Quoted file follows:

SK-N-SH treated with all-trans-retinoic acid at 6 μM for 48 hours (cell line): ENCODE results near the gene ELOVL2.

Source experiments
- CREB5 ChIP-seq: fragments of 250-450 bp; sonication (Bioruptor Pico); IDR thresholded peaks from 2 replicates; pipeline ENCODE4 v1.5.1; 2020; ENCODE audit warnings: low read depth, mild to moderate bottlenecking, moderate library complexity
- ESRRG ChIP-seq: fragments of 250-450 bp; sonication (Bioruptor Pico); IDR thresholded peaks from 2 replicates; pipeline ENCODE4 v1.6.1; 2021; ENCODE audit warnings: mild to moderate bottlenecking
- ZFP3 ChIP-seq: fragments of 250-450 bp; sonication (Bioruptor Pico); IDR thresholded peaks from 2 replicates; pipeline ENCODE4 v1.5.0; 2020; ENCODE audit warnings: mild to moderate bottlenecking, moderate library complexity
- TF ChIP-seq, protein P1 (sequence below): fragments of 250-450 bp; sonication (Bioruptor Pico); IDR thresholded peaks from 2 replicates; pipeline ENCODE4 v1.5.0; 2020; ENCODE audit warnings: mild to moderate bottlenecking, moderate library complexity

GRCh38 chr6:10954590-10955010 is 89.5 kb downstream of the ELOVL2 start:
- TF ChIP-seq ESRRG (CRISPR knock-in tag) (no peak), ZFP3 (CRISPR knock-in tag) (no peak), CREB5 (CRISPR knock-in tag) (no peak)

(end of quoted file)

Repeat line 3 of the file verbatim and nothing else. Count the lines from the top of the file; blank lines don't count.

- CREB5 ChIP-seq: fragments of 250-450 bp; sonication (Bioruptor Pico); IDR thresholded peaks from 2 replicates; pipeline ENCODE4 v1.5.1; 2020; ENCODE audit warnings: low read depth, mild to moderate bottlenecking, moderate library complexity